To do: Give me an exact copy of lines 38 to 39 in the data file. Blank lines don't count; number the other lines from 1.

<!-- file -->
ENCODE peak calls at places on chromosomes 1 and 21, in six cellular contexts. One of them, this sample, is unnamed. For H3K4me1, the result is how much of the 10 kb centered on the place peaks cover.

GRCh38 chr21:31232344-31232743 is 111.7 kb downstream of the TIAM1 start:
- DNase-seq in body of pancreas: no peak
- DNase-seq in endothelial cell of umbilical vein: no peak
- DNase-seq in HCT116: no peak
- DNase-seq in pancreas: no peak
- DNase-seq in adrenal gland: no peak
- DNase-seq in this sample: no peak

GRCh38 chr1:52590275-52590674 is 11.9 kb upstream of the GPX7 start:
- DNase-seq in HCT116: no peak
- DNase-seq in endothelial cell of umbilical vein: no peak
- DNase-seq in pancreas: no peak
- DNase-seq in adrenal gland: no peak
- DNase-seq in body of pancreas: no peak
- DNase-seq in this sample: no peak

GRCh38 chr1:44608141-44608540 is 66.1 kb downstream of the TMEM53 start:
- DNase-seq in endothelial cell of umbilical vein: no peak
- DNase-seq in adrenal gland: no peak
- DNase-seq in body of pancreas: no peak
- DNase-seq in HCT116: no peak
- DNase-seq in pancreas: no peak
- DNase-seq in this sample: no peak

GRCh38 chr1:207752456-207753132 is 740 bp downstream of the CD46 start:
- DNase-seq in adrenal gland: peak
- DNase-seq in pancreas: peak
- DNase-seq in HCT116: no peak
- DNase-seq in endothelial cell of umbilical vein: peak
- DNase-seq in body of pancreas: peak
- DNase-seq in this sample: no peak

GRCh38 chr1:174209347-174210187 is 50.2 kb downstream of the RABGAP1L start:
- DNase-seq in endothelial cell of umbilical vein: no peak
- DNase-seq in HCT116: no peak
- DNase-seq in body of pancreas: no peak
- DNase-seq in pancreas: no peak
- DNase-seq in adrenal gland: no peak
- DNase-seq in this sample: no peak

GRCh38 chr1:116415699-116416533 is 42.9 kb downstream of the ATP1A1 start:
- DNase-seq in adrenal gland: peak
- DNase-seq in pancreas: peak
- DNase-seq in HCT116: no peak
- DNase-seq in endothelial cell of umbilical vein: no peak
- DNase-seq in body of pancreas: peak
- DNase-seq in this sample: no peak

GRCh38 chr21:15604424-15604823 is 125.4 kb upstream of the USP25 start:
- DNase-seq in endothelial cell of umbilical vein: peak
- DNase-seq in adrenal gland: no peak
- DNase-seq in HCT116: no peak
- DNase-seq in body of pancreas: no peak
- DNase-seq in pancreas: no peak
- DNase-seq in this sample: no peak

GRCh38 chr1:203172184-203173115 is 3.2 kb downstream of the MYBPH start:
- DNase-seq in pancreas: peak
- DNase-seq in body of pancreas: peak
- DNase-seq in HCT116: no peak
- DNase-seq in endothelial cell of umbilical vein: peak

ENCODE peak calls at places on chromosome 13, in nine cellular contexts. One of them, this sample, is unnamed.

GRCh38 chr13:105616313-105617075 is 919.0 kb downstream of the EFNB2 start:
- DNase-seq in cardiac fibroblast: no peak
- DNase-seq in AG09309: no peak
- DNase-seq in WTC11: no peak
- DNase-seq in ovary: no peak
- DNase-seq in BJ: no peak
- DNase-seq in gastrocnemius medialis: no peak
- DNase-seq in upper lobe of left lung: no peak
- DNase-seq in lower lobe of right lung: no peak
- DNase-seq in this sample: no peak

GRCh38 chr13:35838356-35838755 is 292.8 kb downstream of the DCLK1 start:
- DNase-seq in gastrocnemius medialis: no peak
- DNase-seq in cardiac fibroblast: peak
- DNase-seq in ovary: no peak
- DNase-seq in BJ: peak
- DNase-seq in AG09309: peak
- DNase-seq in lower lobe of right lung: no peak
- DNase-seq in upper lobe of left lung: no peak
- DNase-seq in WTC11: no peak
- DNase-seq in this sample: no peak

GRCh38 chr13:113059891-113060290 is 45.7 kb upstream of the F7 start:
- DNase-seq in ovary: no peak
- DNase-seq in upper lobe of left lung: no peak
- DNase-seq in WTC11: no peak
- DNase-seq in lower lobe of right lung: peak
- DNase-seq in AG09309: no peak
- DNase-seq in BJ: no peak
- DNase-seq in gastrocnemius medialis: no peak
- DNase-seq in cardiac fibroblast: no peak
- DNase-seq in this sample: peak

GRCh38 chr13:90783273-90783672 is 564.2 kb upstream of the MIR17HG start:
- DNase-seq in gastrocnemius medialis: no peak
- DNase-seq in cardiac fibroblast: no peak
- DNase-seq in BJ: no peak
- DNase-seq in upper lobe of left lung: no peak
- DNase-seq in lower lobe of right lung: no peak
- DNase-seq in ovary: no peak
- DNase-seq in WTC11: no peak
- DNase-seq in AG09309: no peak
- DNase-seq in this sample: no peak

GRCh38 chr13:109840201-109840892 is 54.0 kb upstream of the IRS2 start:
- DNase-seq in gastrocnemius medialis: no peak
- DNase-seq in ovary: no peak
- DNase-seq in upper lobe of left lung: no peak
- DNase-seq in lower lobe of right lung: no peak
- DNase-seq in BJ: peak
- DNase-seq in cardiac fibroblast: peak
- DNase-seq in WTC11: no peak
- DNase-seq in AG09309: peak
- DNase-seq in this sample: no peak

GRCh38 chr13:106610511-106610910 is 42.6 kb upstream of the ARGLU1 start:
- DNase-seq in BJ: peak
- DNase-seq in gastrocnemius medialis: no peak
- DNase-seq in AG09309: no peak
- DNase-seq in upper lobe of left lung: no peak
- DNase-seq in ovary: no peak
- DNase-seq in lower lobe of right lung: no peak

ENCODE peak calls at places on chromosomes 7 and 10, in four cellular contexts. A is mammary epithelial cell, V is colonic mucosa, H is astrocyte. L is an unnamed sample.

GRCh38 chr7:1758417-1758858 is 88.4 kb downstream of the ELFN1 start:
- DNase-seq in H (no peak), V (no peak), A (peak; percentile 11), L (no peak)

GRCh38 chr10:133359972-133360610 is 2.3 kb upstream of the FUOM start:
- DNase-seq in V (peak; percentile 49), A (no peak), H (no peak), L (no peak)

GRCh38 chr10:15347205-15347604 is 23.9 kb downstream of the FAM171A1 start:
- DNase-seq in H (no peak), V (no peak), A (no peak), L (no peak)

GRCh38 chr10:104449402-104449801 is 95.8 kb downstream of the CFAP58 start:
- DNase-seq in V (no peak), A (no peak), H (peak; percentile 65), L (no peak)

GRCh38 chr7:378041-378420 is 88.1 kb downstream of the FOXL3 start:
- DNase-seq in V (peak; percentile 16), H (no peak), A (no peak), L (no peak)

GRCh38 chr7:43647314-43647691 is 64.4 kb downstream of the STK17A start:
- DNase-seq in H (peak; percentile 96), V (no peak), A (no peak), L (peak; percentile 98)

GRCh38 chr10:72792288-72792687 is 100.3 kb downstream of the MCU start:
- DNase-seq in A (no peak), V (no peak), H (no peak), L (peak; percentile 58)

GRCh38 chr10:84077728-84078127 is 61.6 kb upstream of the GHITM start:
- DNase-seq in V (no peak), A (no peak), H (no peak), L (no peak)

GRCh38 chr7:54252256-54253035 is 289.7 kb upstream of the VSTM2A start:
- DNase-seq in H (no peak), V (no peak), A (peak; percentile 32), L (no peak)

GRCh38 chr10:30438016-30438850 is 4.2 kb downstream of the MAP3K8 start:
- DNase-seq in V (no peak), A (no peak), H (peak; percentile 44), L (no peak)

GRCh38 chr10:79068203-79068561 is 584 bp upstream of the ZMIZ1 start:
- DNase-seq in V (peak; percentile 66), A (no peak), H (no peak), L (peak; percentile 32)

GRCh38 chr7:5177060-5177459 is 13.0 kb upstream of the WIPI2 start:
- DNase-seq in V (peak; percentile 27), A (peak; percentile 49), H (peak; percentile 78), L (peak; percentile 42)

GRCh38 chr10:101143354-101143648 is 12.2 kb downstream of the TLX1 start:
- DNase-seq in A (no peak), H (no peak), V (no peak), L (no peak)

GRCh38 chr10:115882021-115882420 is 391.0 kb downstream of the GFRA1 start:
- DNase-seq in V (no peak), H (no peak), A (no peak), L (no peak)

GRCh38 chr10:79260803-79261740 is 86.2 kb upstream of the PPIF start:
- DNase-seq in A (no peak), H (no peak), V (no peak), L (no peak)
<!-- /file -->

- DNase-seq in adrenal gland: peak
- DNase-seq in pancreas: peak